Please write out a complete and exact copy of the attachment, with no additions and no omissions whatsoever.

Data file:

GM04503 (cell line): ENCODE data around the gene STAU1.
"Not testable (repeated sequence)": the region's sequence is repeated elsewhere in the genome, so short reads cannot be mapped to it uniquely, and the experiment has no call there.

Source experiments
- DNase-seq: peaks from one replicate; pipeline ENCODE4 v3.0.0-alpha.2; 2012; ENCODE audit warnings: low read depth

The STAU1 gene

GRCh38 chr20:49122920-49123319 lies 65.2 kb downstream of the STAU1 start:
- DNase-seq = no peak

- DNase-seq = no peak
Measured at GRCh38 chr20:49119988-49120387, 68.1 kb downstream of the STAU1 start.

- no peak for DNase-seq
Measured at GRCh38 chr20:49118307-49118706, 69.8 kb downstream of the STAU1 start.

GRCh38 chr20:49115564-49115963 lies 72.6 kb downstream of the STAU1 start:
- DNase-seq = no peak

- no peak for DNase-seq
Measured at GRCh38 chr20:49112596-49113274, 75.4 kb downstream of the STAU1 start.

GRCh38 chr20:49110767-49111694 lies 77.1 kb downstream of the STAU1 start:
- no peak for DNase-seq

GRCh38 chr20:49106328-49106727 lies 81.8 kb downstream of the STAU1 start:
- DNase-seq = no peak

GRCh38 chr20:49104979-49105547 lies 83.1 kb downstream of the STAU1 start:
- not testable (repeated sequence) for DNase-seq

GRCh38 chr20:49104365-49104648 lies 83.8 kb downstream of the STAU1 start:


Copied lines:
GM04503 (cell line): ENCODE data around the gene STAU1.
"Not testable (repeated sequence)": the region's sequence is repeated elsewhere in the genome, so short reads cannot be mapped to it uniquely, and the experiment has no call there.

Source experiments
- DNase-seq: peaks from one replicate; pipeline ENCODE4 v3.0.0-alpha.2; 2012; ENCODE audit warnings: low read depth

The STAU1 gene

GRCh38 chr20:49122920-49123319 lies 65.2 kb downstream of the STAU1 start:
- DNase-seq = no peak

- DNase-seq = no peak
Measured at GRCh38 chr20:49119988-49120387, 68.1 kb downstream of the STAU1 start.

- no peak for DNase-seq
Measured at GRCh38 chr20:49118307-49118706, 69.8 kb downstream of the STAU1 start.

GRCh38 chr20:49115564-49115963 lies 72.6 kb downstream of the STAU1 start:
- DNase-seq = no peak

- no peak for DNase-seq
Measured at GRCh38 chr20:49112596-49113274, 75.4 kb downstream of the STAU1 start.

GRCh38 chr20:49110767-49111694 lies 77.1 kb downstream of the STAU1 start:
- no peak for DNase-seq

GRCh38 chr20:49106328-49106727 lies 81.8 kb downstream of the STAU1 start:
- DNase-seq = no peak

GRCh38 chr20:49104979-49105547 lies 83.1 kb downstream of the STAU1 start:
- not testable (repeated sequence) for DNase-seq

GRCh38 chr20:49104365-49104648 lies 83.8 kb downstream of the STAU1 start: